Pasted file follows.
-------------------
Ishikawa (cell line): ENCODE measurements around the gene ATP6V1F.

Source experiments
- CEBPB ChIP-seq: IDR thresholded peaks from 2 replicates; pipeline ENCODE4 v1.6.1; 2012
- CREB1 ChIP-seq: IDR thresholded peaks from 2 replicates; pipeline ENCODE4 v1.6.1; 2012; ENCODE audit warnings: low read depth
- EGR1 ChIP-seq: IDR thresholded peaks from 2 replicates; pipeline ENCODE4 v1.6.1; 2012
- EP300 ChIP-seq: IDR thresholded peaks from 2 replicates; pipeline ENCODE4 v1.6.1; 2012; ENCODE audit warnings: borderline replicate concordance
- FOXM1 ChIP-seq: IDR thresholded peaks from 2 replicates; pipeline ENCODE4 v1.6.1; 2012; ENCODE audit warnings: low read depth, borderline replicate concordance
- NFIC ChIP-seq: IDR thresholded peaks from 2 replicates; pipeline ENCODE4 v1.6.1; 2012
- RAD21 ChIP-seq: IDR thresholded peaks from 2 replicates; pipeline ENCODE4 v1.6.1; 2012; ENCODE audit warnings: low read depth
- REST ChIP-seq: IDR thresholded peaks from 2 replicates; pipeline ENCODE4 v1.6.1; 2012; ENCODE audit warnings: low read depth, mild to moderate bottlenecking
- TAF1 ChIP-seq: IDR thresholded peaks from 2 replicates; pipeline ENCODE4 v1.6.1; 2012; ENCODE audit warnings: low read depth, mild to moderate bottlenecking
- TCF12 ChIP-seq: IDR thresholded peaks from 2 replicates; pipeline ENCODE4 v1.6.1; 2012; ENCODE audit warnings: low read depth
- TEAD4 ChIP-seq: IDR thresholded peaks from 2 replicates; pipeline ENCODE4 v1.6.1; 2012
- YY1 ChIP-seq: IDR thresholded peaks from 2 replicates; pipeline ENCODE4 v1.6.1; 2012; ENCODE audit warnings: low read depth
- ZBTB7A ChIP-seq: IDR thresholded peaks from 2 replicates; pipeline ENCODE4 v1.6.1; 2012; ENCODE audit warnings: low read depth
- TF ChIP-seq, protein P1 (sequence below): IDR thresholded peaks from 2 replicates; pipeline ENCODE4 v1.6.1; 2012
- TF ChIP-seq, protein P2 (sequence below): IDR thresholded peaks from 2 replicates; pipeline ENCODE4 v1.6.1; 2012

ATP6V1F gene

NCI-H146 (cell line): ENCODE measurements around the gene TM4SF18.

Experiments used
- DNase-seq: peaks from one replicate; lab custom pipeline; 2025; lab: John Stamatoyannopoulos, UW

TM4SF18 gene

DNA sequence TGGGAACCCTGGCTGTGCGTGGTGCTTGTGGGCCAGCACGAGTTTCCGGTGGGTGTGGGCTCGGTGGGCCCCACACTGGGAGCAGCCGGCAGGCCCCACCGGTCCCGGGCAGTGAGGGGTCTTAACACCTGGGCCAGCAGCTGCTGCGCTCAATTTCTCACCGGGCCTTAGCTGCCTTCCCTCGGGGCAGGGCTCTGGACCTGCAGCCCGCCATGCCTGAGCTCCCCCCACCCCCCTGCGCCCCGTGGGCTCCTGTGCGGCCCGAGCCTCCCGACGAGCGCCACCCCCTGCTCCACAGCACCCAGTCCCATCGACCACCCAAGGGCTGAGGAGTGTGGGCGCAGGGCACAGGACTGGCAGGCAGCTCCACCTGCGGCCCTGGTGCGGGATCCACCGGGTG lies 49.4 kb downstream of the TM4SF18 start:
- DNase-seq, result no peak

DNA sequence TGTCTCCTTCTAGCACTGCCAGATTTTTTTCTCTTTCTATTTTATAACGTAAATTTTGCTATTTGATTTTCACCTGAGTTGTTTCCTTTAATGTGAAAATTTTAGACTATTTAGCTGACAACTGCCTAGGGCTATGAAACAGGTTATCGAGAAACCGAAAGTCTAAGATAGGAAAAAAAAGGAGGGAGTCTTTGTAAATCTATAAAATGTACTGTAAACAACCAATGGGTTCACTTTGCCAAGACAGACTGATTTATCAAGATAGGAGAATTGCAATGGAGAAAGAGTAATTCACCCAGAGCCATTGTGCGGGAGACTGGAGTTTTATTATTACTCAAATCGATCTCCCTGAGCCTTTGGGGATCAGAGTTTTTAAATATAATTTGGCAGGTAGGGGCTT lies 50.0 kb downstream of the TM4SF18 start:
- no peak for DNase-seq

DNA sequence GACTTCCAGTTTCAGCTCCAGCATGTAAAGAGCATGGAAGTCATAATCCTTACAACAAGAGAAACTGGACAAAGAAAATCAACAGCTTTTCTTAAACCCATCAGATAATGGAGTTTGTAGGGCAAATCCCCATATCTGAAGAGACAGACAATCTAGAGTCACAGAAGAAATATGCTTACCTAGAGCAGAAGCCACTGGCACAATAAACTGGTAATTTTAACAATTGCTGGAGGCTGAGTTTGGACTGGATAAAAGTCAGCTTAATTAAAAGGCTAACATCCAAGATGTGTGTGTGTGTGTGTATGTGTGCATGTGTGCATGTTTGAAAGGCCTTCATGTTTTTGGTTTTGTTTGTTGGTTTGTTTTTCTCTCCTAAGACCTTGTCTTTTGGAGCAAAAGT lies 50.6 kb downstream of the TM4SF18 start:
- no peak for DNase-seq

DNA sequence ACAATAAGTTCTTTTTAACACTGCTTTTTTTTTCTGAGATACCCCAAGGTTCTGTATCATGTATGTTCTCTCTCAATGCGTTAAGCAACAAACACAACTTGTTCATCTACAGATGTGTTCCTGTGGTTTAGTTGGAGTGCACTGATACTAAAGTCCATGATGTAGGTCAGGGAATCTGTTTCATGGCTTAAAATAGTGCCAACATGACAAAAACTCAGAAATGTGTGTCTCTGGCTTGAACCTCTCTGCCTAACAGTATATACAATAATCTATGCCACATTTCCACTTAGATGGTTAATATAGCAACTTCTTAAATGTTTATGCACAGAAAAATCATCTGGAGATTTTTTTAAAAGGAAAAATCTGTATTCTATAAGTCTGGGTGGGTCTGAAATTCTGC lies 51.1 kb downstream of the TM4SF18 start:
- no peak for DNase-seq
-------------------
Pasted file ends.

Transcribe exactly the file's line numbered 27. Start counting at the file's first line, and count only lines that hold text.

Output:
DNA sequence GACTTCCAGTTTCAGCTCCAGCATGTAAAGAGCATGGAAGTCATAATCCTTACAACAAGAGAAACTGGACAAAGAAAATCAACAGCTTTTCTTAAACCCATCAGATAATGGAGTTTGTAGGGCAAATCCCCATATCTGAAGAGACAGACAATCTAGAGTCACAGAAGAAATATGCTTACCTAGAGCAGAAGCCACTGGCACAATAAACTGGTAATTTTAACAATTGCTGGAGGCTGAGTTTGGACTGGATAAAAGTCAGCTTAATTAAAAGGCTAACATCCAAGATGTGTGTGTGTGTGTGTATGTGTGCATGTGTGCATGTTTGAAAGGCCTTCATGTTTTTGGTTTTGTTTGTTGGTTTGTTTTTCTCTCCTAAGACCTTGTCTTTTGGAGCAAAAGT lies 50.6 kb downstream of the TM4SF18 start: